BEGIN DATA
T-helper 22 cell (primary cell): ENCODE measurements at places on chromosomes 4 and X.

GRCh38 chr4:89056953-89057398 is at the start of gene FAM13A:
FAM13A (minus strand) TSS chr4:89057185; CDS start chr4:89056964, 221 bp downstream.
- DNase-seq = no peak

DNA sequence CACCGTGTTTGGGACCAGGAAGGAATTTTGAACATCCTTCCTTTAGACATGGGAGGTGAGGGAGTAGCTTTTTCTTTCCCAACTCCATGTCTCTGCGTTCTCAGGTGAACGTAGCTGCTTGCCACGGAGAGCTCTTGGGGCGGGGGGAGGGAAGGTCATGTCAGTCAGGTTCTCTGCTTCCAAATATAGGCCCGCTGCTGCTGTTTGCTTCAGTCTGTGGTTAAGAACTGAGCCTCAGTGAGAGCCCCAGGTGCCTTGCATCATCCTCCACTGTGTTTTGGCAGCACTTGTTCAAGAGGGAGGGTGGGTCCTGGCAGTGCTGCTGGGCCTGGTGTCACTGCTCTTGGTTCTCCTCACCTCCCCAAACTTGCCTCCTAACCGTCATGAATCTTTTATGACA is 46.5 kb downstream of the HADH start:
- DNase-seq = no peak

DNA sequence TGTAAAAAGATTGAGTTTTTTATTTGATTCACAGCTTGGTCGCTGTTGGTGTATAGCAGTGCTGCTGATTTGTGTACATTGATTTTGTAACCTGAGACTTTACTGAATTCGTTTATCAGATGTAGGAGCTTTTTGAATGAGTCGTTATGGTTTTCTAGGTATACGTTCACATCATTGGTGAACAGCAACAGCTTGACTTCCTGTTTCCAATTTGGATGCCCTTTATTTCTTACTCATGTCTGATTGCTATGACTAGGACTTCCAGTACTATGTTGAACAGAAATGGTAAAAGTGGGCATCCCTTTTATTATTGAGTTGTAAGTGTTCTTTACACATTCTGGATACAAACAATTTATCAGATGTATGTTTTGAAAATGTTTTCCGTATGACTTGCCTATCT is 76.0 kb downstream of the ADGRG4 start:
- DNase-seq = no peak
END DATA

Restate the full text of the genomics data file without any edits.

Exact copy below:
T-helper 22 cell (primary cell): ENCODE measurements at places on chromosomes 4 and X.

GRCh38 chr4:89056953-89057398 is at the start of gene FAM13A:
FAM13A (minus strand) TSS chr4:89057185; CDS start chr4:89056964, 221 bp downstream.
- DNase-seq = no peak

DNA sequence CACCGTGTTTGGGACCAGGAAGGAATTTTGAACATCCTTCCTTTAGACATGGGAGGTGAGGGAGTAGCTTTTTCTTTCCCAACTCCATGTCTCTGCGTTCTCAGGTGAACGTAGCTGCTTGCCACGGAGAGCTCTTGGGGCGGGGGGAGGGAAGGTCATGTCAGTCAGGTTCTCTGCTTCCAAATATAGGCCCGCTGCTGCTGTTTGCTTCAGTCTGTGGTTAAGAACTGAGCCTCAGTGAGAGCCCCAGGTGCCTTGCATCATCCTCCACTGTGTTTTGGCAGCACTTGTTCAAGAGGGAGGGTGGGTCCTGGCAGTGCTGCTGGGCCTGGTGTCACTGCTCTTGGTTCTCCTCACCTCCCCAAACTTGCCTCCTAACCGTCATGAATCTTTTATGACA is 46.5 kb downstream of the HADH start:
- DNase-seq = no peak

DNA sequence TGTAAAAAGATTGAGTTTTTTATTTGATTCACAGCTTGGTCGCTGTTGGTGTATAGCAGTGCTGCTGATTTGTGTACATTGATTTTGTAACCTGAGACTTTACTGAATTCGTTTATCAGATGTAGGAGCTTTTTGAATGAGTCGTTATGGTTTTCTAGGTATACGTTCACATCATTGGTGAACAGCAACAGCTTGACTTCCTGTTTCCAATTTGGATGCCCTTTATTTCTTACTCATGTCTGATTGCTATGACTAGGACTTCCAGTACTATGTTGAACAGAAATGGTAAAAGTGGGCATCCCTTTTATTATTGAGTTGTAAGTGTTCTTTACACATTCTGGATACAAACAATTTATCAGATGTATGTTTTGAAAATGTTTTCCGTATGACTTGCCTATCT is 76.0 kb downstream of the ADGRG4 start:
- DNase-seq = no peak